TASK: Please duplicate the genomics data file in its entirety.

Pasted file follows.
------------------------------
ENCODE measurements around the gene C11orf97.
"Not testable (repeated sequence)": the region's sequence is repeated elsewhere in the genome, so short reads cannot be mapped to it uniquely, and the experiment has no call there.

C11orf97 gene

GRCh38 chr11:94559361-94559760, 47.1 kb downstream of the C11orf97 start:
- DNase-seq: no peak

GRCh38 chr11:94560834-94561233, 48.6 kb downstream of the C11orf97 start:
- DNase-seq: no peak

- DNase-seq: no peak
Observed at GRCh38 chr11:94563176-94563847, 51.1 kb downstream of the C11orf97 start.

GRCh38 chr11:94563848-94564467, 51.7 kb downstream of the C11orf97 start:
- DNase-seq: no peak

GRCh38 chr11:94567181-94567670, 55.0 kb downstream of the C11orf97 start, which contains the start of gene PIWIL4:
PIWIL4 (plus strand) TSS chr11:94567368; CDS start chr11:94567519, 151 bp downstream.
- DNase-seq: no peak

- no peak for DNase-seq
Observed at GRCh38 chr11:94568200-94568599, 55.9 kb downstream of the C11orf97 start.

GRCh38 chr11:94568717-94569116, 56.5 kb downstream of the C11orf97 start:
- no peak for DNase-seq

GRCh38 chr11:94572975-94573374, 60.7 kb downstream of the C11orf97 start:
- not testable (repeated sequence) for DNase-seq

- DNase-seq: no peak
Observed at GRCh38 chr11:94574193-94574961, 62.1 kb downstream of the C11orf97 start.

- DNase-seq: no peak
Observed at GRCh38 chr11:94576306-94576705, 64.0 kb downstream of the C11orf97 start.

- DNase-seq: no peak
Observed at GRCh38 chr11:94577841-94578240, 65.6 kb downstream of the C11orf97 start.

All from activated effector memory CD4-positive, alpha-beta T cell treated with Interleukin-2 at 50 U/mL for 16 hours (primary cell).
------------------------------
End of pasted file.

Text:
ENCODE measurements around the gene C11orf97.
"Not testable (repeated sequence)": the region's sequence is repeated elsewhere in the genome, so short reads cannot be mapped to it uniquely, and the experiment has no call there.

C11orf97 gene

GRCh38 chr11:94559361-94559760, 47.1 kb downstream of the C11orf97 start:
- DNase-seq: no peak

GRCh38 chr11:94560834-94561233, 48.6 kb downstream of the C11orf97 start:
- DNase-seq: no peak

- DNase-seq: no peak
Observed at GRCh38 chr11:94563176-94563847, 51.1 kb downstream of the C11orf97 start.

GRCh38 chr11:94563848-94564467, 51.7 kb downstream of the C11orf97 start:
- DNase-seq: no peak

GRCh38 chr11:94567181-94567670, 55.0 kb downstream of the C11orf97 start, which contains the start of gene PIWIL4:
PIWIL4 (plus strand) TSS chr11:94567368; CDS start chr11:94567519, 151 bp downstream.
- DNase-seq: no peak

- no peak for DNase-seq
Observed at GRCh38 chr11:94568200-94568599, 55.9 kb downstream of the C11orf97 start.

GRCh38 chr11:94568717-94569116, 56.5 kb downstream of the C11orf97 start:
- no peak for DNase-seq

GRCh38 chr11:94572975-94573374, 60.7 kb downstream of the C11orf97 start:
- not testable (repeated sequence) for DNase-seq

- DNase-seq: no peak
Observed at GRCh38 chr11:94574193-94574961, 62.1 kb downstream of the C11orf97 start.

- DNase-seq: no peak
Observed at GRCh38 chr11:94576306-94576705, 64.0 kb downstream of the C11orf97 start.

- DNase-seq: no peak
Observed at GRCh38 chr11:94577841-94578240, 65.6 kb downstream of the C11orf97 start.

All from activated effector memory CD4-positive, alpha-beta T cell treated with Interleukin-2 at 50 U/mL for 16 hours (primary cell).